preliminary versions of papers are sufficient. If a proposal is accepted for the
conference and volume, the authors will receive an honorarium of $8,000 for the
completed paper. Additional details will be provided upon submission. We are
seeking both empirical and theoretical work in economics.

The conference
and edited volume are being organized by Daniel F. Spulber (Northwestern
University).

The goal of this conference is to provide a forum where
economists and legal scholars can gather together with Northwestern's own
distinguished faculty to present and discuss high-quality research relevant to
intellectual property (IP) protection, innovation, and
entrepreneurship.

This conference will be an important component of the
Searle Center's expanded innovation focus. Conference participants will explore
the connections between IP, invention, and innovation through empirical and
theoretical economic and legal analysis. The Searle Center has received support
from Qualcomm and other companies and institutions.

THEME AND TOPICS: The
theme of the conference is on market-based approaches to standard setting. The
conference will explore the economic benefits and costs of intellectual property
(IP) protections in the context of standards. The conference will focus on the
positive economics of incentives for invention and incentives for innovation and
commercialization rather than the more standard normative economics calling for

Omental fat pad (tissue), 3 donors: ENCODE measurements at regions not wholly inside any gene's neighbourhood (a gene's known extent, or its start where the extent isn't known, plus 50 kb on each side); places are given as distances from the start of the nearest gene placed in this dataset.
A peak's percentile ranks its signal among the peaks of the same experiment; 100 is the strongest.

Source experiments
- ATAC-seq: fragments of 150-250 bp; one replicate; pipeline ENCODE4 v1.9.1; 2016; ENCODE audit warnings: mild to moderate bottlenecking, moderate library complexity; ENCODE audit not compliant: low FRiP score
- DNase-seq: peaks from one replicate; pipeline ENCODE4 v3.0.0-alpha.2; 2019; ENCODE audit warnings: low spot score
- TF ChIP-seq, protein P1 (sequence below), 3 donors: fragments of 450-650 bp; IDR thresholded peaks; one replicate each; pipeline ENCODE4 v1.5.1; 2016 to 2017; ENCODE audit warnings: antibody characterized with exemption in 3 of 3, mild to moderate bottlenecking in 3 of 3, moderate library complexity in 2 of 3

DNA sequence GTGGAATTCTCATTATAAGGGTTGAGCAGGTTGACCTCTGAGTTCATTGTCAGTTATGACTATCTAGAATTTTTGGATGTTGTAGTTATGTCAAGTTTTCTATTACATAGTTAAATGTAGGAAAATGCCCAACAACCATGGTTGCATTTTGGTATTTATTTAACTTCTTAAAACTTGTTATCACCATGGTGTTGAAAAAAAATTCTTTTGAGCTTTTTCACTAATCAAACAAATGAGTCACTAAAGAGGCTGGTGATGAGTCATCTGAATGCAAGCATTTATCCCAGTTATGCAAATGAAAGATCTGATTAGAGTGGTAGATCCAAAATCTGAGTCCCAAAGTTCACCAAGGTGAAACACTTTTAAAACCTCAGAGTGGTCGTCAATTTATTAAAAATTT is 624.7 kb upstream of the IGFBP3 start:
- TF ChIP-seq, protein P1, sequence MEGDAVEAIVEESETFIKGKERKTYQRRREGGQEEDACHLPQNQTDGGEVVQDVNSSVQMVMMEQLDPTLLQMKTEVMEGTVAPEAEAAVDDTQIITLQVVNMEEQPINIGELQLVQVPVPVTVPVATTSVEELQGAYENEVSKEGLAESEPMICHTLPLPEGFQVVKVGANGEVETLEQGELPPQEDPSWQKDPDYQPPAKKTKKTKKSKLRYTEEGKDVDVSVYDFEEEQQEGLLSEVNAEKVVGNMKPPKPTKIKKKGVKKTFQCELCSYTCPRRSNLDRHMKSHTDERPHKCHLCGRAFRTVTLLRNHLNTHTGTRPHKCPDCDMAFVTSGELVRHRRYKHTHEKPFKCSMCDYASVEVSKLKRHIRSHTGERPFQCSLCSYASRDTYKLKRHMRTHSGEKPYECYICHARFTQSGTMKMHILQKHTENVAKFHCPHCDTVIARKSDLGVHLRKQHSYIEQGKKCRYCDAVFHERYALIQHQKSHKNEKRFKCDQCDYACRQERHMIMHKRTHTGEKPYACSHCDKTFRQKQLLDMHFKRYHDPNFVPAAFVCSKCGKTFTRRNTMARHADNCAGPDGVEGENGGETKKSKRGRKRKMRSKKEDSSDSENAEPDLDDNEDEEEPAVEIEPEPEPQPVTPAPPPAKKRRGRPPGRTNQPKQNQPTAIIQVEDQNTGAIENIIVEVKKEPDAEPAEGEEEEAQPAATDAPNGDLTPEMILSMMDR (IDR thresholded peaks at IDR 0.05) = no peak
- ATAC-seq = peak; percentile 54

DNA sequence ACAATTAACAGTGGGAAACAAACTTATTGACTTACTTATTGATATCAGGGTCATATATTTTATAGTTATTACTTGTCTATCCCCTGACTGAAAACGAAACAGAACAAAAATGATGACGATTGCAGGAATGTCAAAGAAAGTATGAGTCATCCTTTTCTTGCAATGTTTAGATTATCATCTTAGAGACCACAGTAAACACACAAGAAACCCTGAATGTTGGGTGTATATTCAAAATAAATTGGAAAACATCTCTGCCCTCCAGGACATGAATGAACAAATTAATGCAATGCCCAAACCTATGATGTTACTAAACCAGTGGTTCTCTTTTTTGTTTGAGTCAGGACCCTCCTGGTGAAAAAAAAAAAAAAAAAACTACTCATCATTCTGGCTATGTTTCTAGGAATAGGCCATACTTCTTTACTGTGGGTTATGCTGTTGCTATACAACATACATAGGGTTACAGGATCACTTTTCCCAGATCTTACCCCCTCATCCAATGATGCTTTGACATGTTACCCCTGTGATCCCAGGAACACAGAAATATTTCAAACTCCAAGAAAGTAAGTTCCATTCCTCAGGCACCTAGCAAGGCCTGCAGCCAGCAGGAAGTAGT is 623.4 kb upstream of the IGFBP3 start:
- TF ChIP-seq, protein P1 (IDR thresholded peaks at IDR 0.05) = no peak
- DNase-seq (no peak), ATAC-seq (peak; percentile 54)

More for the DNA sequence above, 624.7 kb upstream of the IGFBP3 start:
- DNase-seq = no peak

regulation of technology transfer contracts. The conference will focus on
generating new and original scholarship in the following areas.
- Benefits
and costs of technology standards in a market equilibrium setting
- Market
coordination of technology adoption by inventors, innovators, investors,
consumers
- Coordination by market participants through Standard Setting
Organizations (SSOs)
- Implications of technology standards for invention
incentives
- Implications of technology standards for innovation
(commercialization of technology)
- Implications of technology standards for
investment in application and development of technology
- Technology
standards and antitrust policy
- Technology standards, licensing, and
patents

PAPER SUBMISSION PROCEDURE: Proposals and papers for the
conference should be submitted to Susie Caruso at the following email address: